The first film I saw was the much hyped and super adorable, Babies. The fine people at mPRm Public Relations extended an invite for an early screening and I jumped at the chance. I had seen the trailer a few times and couldn’t wait for my chance to see it. And this is coming from a mom who is NOT a baby person!

I’m pleased to report that the documentary is as enjoyable and smile inducing as the trailer. Unless you’re a baby hater, I don’t know how one could not enjoy this film, however I do think parents will enjoy this film the most.

Through the static lens of the camera, director Thomas Balmes shows us the lives of four new humans in four different cultures – Mongolia, Namibia, Japan and the US (San Francisco). It is a true documentary, void of narration or backstory, as the director simply lets the babies’ actions speak for themselves. There’s really not much more too it as far as the description goes, but some the moments he and his crew manage to capture on film are truly breathtaking.

If this film taught me anything as a mother, it’s to stop worrying so much about my child’s development and to avoid overstimulating her. Yes, I live in Los Angeles and my daughter is growing up in a highly competitive and faced-paced environment. It’s important for her to keep up, but it’s just as important for her to just be sometimes. To let children be children. Aside from cultural differences, babies are same all over the world and this film does a beautiful job at displaying the universal truths of human nature.
Documentary number two was In The Matter of Cha Jung Hee – the follow up film to Deann Borshay Liem’s, First Person Plural. Deann is a fellow Korean adoptee and has become a personal friend over the years, but I assure you, even if you have no connection to the Korean adoptee community, you will find her story fascinating. I saw this particular screening as a part of the Los Angeles Asian Pacific Film Festival.

The brief backstory (without any spoilers) of Deann’s life, is that she was switched for another girl during the time of her adoption from Korea to the United states in the 1960s and told by Korean social workers not to reveal her true identity. The adoption was finalized and her adoptive, American family believed they were receiving the girl they had sponsored from abroad for so many years – Cha Jung Hee. In Liem’s first documentary, she tells the story of her adoption, her upbringing in California and the discovery of her falsified identity. It is in this first film that she goes in search of her true birth family in Korea.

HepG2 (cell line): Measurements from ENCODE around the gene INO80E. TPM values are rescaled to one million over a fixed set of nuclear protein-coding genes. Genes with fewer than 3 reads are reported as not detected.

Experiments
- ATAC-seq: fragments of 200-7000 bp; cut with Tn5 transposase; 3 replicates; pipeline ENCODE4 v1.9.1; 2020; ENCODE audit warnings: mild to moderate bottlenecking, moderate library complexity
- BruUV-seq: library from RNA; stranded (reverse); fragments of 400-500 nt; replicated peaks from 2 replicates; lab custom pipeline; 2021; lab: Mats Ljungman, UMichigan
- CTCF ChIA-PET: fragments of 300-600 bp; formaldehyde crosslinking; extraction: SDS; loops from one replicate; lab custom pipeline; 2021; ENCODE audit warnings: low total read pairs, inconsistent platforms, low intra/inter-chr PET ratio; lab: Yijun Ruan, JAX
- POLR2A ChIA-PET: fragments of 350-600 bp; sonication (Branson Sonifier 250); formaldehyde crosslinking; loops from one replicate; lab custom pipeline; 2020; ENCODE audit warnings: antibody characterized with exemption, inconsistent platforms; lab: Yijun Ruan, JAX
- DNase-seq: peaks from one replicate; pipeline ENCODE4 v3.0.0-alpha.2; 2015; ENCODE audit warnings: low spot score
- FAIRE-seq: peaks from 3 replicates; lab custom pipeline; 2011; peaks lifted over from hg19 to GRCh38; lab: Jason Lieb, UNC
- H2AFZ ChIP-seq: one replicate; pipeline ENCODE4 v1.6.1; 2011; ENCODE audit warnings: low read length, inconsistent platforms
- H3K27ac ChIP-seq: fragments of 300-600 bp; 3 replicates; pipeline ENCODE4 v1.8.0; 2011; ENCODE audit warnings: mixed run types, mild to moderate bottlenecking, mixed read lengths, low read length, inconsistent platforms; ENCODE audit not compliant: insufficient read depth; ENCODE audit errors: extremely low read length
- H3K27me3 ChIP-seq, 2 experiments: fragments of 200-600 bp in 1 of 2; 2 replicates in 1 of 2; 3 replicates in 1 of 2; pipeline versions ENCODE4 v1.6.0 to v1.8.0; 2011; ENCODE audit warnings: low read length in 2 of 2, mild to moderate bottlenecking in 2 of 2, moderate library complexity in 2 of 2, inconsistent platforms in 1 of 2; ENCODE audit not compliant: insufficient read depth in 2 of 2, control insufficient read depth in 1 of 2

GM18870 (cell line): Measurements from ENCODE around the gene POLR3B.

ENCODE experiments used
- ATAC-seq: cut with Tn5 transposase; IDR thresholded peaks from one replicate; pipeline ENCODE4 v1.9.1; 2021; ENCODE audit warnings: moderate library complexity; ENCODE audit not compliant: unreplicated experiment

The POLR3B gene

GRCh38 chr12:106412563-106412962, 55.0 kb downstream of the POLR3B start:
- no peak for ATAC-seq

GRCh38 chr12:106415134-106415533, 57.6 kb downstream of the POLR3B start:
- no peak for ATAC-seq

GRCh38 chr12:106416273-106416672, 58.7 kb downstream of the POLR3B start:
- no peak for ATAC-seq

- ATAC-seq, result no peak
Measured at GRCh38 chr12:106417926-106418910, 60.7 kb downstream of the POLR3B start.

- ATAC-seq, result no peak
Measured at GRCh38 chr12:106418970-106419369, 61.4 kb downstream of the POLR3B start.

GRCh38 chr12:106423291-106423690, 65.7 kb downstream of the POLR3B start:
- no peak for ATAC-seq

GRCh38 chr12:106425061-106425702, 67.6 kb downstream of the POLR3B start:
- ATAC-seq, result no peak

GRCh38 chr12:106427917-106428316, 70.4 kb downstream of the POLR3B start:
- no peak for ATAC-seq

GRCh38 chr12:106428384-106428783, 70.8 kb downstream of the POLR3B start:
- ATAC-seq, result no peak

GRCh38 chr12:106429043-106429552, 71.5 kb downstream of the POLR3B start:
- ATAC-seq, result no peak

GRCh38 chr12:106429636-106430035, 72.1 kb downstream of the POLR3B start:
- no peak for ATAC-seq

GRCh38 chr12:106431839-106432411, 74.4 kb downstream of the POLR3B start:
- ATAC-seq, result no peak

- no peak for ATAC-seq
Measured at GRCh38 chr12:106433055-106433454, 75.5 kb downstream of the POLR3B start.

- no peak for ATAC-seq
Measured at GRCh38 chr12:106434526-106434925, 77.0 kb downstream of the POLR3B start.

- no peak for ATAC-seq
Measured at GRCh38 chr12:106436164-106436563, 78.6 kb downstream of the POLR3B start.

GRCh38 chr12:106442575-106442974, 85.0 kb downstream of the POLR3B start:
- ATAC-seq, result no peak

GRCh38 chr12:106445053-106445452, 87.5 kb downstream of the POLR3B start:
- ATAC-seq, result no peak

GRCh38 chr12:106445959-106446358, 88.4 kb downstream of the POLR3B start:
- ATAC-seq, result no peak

In Liem’s new documentary, which isn’t a true sequel, but a companion or follow-up film, Liem battles cultural red tape and social barriers of Korea on a search for the woman who’s identity she has had almost her entire life – Cha Jung Hee. Honestly, I don’t want to say much more because the story is so compelling and one that she tells best. Furthermore, she tells her story with such candor and even humor, baring her emotions throughout the process so that you may take the journey with her, I guarantee you will not be disappointed.

While I believe viewing her earlier documentary, First Person Plural, beforehand offers a richer viewing experience, it is not necessary as Deann does cover the backstory of her adoption in the 2nd film. To learn more about her films and especially to make a donation to help fund her next documentary, Memories of Forgotten War , visit her production company’s site, MuFilms.org.


Happy movie watching! Have you seen any great ones lately?! Please let me know. I’m dying to see Food Inc.

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10
May, 2010

And the Bandai Winner Is...


…Kevin from Groton, CT! I’m so happy to send the Bandai toy package to this awesome super fan and faithful Facebook friend!


Thanks for Random.org for helping me determine the winner. I hope to have another giveaway drawing soon, so please check back for more fun stuff!

I hope you all had a wonderful Mother’s Day and showed love and appreciation for the moms in your life.